> Is collage, beyond just being a form, a means to address these issues?

For me there's a perverse justification to use the throwaway detritus, the waste of postindustrial Hollywood. This neotribal scavenging through the crumbs on the table to bricolage something beautiful, patchwork, made up with incredible diversity, variety, and changes of texture - is an authentic response from the margin. But it also has the element of critique, which is more trenchant because it uses the images against themselves.

This is a fragment of an interview that appeared in the San Francisco Bay Guardian in 1999.

Spectres of the Spectrum and Sonic Outlaws
Craig Baldwin interviewed by Transmission Films

Craig Baldwin is something of an underground icon. With found art as his instrument, for over twenty years he has been creatively expressing his views about media democracy and "evil" applications of technology, important issues of our time that -- surprise, surprise -- fail to garner adequate attention by our mass communications corporate behemoths. Hosting micro-cinema events and editing an online alternative "zine," Craig continues to bring compelling and bold written and filmed work to audiences that crave material beyond the mainstream.

> Sonic Outlaws addresses issues like "fair use" and "free airwaves" long before issues now linked to the Internet like "open source" and "file sharing." Is the resonance surprising to you, or not?

No, the resonance between the themes in "Sonic" and the "open source" movement do not at all surprise me, because in fact the central theme in "Sonic" is 'media democracy"--tracing the struggle between the forces that want to use community technology for the free dissemination of ideas against those that see the media platforms as a road to profit. That is more or less explicitly stated in one of the interviews (Erik Davis'). This battle has been going on for, well, centuries, and will continue for centuries, regardless of the media at hand--print, telegraph, radio, television, and now the Internet. What's sharpened the contradictions now is that we are at a historical moment where the democratization could be finally realized, what with cheap phones and computers and Xeroxes and Super 8 film, and video…but perversely, we are seeing a very aggressive privatization/litigious climate along the corporate holders of intellectual property rights. It is this tension that my movie is driven by.

> Spectres of the Spectrum hints that technology has gone awry. Do you believe it has? What's your prognosis for the next decade? And beyond?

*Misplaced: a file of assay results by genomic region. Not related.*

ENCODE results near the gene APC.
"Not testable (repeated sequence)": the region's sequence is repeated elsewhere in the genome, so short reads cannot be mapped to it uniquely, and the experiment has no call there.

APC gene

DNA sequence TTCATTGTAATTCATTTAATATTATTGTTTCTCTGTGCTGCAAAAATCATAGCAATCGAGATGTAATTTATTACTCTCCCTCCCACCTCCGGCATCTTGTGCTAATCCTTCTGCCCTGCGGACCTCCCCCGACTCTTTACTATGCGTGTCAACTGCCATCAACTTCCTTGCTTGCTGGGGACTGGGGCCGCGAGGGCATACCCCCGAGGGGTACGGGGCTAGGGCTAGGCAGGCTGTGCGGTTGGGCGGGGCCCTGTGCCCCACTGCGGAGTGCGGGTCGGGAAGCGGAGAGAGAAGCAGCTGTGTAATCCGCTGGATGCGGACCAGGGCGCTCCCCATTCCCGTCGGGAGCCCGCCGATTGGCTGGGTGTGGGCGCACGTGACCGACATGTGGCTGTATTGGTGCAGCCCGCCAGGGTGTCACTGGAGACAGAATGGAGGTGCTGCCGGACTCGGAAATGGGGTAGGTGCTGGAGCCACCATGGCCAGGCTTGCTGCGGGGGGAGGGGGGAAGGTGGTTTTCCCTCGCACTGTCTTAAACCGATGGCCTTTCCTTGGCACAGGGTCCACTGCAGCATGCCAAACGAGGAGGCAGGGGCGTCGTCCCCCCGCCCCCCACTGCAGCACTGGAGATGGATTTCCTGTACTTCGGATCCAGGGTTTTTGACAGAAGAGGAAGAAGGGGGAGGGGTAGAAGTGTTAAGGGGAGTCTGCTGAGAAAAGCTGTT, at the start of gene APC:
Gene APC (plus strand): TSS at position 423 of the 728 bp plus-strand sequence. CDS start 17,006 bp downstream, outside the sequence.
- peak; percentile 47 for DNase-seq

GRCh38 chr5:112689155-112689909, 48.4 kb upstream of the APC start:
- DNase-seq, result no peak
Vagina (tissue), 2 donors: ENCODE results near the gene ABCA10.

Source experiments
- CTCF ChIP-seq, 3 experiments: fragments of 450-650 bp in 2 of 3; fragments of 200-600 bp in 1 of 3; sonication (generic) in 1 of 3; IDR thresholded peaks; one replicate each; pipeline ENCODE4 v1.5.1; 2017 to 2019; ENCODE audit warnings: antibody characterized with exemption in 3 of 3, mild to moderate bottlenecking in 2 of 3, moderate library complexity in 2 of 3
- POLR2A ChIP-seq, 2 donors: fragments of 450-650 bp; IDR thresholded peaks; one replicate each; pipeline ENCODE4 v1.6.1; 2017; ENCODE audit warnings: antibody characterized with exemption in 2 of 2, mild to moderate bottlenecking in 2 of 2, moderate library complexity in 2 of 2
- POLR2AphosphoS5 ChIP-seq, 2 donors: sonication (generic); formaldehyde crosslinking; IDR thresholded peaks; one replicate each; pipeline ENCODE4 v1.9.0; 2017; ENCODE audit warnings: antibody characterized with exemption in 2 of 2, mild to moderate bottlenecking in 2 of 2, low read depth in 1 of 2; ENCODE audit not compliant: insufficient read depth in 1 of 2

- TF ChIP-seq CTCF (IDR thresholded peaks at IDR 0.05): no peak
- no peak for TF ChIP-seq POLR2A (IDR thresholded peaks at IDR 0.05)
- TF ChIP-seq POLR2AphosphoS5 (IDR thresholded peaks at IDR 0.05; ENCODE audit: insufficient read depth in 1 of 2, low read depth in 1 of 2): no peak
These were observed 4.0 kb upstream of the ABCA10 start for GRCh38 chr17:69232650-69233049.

Well, "S.o.S." is pessimistic, that's for sure, but that shouldn't be oversimplified into some blanket disavowal of technology. In fact, the film celebrates technological innovation--pioneers like Benjamin Franklin, Alexander Graham Bell, Nikola Tesla, and Philo T. Farnsworth--for their visionary abilities. It understands their inventions as artistry--the design for the alternating-current generator came to Tesla in a flash, while the sun was setting in Budapest, whilst reciting a poem by Goethe! It was more of the insight of a poet or a visual artist with a very vivid imagination, than it was the result of thousands of hours of trial and error, conducted by hired workers, that characterized the developments of Edison. He was the pragmatist, as was Sarnoff, while my film valorizes their respective muses Tesla and Farnsworth. As a child of the twentieth century, I must acknowledge the contributions that their machines have made to the quality of life...so it is not the tech itself that is "evil" or flawed, but it is the human application! Tesla dreamt of free energy for all by tapping into natural energy sources like the ionosphere. This is of course the communist dream--socialism plus electricity! But their patents were stolen and the corporations consolidated more and more power, turning the tools into siphons for draining wealth from the consumers to the owners (witness the current corporate scandals), and ultimately towards war (Sarnoff/G.E.'s production of nuclear weaponry). As to a prognosis for the future, my answer would be similar--just as there are no "essentially" evil technologies, just their applications, there is no immanent, foregone future scenario, pre-fabricated and waiting to materialize.